Kayakers rescued from Wellington Harbour after heavy winds separates them from cruise ship

A group of eight tourists have been rescued from a kayaking trip gone wrong in Wellington Harbour after a strong headwind separated them from the cruise ship they were traveling on.

The tourists were traveling on the cruise ship Norrdam and headed out on a guided return kayaking trip this afternoon.

However, a Department of Conservation ranger at the nearby Matiu/Somes Island, in Wellington Harbour, called police when he became concerned by the conditions he saw them paddling into.

A police launch crew was then kept up to date by the ranger on the state of the kayakers while the rescue was undertaken.

An elderly male and female from the group were rescued from the water by officers on the Police launch Lady Elizabeth IV.

One of those pulled from the water was suffering from mild hypothermia and was treated by police staff before being transferred into the care of medical staff on board the cruise ship.

An outbound Bluebridge ferry was also diverted off its course to avoid members of the group as they were being rescued.

The other six members of the kayaking group, who were unfamiliar with the area, were scattered across the main shipping channel, coming ashore at Kau Bay and Mahanga Bay on the Miramar Peninsula.

Some capsized as they approached the shore but none of the group required medical treatment.

Wellington City waterfront. Source: 1 NEWS

Jacinda Ardern committed to abortion law reform, but National's leadership candidates all object

Labour campaigned on reforming New Zealand's 40-year-old abortion laws and remains committed to it, but National's three new leadership contenders all oppose the change.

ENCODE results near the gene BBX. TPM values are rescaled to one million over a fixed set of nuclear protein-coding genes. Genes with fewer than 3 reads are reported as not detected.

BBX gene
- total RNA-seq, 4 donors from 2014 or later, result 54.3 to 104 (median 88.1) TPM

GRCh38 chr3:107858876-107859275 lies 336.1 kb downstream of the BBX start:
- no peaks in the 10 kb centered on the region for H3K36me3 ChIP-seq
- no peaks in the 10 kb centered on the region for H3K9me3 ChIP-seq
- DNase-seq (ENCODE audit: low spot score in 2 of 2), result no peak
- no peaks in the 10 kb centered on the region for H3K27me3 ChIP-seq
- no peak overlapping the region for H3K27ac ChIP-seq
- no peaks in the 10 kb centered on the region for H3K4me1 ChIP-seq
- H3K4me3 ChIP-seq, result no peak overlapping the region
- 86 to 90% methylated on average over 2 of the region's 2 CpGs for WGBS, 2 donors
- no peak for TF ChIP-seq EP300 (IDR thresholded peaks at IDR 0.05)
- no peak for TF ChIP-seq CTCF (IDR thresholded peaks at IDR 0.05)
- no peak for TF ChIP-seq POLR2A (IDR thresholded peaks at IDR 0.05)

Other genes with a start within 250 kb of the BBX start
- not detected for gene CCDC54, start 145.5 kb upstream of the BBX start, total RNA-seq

The Prime Minister has promised to reform New Zealand's abortion laws this parliamentary term, along with two other big social reforms: euthanasia and medicinal cannabis.

"People should be able to exercise their own rights and I as a parliamentarian shouldn't stand in the way of that," Jacinda Ardern said.

New Zealand's abortion law is 40-years-old and is part of the Crimes Act.

To get an abortion women have to see two medical professionals and prove having the baby will cause them mental harm.

But none of the three national leadership contenders are keen on a law change.

"Some people think it's too conservative, some people think it's too liberal, i think it's something this parliament could do well to leave alone,' Judith Collins said.

"Women are getting the help they need in appropriate circumstances the advice I have is they are and that's critical so I'm not in favour of throwing that all up," Amy Adams said.

"It should be rare, safe and legal that would be my position," Simon Bridges said.

But the abortion supervisory committee say it should be treated as a medical, rather than a criminal issue.

And Justice Minister Andrew Little has made steps towards asking the Law Commission to review the current situation.

"The draft referral letter asks them to consider the issue about the criminalising of abortion but also to look at modernising the law," Mr Little said.

The Prime Minister told 1NEWS she hopes any law changes can be made this Parliamentary term.

She also insists there'll be no changes to the time-frame in which women can have an abortion - which is up to 19 weeks.

Any abortion law reform will be a conscience vote in Parliament.

But all three of National's leadership contenders oppose change. Source: 1 NEWS